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About theviewfromseven
A lone wolf and a bit of a contrarian who sometimes has something to share.

13 Responses to YouTubers help keep Winnipeg television history alive

  1. mrchristian says:

    Great post ! If not for a couple of dedicated individuals this stuff would have been lost. Eventually archives will have to catch up and start preserving this stuff as more of our history (news, entertainment, maps) goes video / digital.

  2. mrchristian says:

    May I do a shameless plug ? On This Was Winnipeg there’s a video collection. More long-format vids collected from around the ‘net that might be of interest http://thiswaswinnipeg.blogspot.com/2009/02/manitoba-history-videos.html

  3. theviewfromseven says:

    Thanks, Christian!

    One of the great things about seeing hundreds of clips being digitized is that it’s more than just nostalgia for our generation. For students and researchers of 100 and 500 years from now, these clips will offer an incredible amount of insight into 20th and 21st century life and attitudes. They’ll probably laugh at how people dressed in these times, and find our attitudes and technology quite outdated by then, but still find it all quite fascinating.

    Now’s the time for universities and libraries to start building a video record of our times for future generations to refer to, including those that you link to on your site. Because of digitization, they finally have the ability to build a collection that would retain its quality for ages and that would take up relatively little space.

  4. Rob says:

    Hello, I am not exactly a fan of nationalizing LOCAL TV .. so I enjoyed your story and questions about my memories of the old days of local television, and especially the mention of KCND-TV.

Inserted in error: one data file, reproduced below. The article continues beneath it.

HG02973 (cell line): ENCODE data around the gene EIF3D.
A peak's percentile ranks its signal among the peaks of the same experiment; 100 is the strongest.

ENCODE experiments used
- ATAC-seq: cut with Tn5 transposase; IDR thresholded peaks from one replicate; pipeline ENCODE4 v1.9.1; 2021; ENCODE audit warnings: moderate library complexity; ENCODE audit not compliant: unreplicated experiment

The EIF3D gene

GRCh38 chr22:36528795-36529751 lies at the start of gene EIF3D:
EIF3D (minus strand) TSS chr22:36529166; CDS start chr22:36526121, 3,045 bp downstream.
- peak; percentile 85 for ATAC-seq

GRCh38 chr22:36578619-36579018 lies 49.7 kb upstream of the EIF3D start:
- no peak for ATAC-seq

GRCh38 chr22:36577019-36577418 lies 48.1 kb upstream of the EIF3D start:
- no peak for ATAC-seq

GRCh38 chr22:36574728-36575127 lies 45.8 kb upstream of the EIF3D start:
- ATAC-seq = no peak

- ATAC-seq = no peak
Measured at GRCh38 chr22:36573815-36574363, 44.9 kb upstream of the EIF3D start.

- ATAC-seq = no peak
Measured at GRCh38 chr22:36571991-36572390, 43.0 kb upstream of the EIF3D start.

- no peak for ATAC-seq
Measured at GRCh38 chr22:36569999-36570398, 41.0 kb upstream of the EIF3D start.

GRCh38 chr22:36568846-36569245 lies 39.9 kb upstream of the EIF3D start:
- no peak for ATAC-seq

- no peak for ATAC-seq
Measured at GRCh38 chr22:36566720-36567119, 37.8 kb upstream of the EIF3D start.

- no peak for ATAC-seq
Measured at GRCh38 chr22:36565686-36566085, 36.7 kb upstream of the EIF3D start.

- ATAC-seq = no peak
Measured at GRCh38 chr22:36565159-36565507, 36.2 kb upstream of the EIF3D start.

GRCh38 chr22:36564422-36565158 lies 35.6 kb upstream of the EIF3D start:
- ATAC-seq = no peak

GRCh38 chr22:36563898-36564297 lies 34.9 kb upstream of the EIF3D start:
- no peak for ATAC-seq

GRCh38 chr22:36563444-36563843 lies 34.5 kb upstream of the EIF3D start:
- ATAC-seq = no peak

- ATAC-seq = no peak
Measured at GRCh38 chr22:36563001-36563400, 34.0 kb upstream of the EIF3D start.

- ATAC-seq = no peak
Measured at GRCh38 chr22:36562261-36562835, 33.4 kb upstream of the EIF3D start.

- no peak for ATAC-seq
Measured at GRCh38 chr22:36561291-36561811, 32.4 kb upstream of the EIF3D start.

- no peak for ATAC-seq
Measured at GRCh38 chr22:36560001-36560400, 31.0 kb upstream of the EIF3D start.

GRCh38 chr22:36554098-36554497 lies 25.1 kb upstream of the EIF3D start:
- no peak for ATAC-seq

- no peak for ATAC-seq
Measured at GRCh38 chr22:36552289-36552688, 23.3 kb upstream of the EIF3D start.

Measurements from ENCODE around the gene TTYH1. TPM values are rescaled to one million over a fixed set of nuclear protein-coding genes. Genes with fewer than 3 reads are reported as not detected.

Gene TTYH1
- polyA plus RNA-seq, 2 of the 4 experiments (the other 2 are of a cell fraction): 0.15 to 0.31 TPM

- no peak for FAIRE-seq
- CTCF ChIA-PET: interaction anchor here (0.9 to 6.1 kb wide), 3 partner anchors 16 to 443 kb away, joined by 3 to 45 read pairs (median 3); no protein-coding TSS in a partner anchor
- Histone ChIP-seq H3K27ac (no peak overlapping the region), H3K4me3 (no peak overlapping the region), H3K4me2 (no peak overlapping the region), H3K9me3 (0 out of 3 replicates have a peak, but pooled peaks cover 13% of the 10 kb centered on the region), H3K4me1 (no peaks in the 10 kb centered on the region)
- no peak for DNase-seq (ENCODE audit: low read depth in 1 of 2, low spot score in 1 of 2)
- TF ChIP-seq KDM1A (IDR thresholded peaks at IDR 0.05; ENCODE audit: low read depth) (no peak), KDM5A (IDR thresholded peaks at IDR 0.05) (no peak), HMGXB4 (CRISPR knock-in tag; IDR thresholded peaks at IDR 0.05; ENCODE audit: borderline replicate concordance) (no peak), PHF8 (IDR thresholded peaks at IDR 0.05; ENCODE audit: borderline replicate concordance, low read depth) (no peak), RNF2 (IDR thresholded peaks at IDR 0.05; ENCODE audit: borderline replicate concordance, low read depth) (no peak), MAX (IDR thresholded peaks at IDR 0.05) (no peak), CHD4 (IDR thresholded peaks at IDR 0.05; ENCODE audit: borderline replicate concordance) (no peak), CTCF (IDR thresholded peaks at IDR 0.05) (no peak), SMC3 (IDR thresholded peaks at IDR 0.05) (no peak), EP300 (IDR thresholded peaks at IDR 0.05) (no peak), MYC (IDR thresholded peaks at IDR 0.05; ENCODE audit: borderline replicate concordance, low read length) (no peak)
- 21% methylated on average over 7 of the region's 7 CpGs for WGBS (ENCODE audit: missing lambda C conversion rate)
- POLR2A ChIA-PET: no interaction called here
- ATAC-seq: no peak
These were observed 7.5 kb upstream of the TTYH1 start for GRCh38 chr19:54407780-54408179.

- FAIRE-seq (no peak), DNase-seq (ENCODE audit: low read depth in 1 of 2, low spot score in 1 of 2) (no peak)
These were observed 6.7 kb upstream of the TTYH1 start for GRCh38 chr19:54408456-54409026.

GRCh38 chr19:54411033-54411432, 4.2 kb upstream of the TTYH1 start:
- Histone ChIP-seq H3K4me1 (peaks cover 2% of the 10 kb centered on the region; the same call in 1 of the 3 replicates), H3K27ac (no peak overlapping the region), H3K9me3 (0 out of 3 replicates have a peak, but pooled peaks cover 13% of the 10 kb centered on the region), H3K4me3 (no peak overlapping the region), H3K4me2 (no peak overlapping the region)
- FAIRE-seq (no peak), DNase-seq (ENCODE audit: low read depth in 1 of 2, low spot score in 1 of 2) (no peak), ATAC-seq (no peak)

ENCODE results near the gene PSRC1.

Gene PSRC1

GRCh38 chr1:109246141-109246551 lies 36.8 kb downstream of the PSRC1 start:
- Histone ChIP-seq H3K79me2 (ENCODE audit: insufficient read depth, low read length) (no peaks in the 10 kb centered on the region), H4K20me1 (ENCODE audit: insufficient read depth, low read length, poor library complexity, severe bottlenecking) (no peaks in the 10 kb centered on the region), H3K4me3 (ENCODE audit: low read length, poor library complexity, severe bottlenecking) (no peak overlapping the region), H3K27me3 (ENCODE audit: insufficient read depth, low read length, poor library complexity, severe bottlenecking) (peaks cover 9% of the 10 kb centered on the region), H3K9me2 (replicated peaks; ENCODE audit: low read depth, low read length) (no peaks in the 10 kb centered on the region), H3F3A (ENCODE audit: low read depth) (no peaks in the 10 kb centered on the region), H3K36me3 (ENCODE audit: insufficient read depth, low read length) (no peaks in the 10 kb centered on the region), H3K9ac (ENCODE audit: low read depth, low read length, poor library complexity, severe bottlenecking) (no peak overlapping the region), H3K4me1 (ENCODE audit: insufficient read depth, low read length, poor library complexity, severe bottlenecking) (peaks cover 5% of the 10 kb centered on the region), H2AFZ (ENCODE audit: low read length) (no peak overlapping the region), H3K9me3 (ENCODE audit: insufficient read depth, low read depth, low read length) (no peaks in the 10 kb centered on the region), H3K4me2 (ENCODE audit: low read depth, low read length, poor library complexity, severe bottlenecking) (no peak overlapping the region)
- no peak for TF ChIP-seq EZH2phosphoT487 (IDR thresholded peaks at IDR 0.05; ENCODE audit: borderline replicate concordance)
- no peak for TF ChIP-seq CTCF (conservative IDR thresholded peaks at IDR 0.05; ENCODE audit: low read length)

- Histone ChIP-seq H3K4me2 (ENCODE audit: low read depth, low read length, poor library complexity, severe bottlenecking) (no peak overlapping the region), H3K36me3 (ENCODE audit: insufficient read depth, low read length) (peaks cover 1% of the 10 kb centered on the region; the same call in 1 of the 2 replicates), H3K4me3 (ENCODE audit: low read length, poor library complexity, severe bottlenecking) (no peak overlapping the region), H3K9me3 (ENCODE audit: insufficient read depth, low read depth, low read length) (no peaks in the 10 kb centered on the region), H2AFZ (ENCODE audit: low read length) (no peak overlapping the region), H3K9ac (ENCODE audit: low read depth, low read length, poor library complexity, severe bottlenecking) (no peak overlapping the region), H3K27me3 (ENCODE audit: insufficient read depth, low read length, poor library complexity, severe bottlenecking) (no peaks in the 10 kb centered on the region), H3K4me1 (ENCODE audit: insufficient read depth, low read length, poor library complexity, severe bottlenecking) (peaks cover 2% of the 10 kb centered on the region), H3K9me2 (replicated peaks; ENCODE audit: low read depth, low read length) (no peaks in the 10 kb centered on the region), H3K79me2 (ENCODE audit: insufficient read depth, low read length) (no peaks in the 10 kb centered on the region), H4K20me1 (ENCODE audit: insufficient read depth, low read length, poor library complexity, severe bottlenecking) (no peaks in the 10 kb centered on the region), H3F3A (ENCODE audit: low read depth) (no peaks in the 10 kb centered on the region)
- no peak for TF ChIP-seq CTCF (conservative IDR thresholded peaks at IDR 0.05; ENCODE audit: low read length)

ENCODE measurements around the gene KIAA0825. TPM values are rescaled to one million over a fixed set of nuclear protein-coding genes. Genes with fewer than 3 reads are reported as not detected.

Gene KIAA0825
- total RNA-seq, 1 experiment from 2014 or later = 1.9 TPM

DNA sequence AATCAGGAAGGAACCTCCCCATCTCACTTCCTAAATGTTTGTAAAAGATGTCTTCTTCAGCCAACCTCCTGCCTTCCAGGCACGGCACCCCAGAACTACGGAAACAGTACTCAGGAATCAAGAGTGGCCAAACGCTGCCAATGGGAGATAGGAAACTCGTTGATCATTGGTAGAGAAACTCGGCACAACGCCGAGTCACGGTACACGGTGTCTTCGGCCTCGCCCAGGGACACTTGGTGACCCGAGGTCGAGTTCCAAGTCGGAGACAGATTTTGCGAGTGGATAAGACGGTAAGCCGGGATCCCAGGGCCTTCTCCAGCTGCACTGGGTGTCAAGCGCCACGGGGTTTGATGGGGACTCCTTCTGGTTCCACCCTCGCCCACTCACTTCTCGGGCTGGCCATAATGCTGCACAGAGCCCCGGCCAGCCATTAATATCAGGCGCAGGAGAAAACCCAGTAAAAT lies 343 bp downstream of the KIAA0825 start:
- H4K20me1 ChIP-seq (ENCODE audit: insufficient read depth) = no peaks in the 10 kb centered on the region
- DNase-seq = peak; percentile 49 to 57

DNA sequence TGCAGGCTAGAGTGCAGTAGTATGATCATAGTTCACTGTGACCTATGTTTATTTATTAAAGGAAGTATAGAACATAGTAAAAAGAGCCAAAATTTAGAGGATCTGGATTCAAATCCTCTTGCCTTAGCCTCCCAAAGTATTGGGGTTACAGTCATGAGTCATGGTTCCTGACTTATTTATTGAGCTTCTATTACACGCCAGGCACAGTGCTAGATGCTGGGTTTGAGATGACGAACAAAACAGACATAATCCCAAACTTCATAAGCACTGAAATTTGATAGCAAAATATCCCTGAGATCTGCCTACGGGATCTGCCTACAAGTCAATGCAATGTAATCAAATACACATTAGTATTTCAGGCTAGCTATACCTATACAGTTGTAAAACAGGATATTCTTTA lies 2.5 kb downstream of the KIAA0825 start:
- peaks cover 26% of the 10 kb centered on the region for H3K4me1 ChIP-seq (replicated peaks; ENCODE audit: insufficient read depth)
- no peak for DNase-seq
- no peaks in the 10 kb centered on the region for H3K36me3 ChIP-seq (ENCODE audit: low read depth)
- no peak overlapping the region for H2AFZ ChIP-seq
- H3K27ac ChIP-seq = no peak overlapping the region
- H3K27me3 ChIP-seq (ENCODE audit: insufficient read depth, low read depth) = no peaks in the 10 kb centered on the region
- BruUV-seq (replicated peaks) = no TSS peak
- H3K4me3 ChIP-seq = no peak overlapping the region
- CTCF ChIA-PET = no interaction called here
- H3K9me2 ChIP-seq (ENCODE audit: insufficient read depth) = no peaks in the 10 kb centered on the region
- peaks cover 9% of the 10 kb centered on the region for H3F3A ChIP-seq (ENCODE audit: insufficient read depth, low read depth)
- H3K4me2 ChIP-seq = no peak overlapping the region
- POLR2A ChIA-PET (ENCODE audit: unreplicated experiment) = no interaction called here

When we got cable in 1974 I kind of fell in love with KCND-TV Channel 12 (for some reason the channel 12 logo was very cool!). I should add that my dad’s bedroom TV had only local stations, but he got channel 12 by installing an interior “Channel 12 Antenna” (remember those anyone?) sometime in ’71 or ’72 but we werent allowed to use his TV. My younger brother used to sneak in there and watch reruns of “Lost in Space” at 6 PM while my dad was working evenings. Sometimes my dad called us to his bedroom to watch “Chiller Thriller” at 10:30 PM Saturday night. To this day, I don’t know why my dad wanted KCND in his bedroom .. and we didn’t get it downstairs (until we got cable, that is).

    The other thing that I thought was very cool on KCND-TV was the analog clock during the “Goodmorning” show while I was getting ready for school. And of course the KCND jingle .. “K C N D – TV – channel 12” with the music.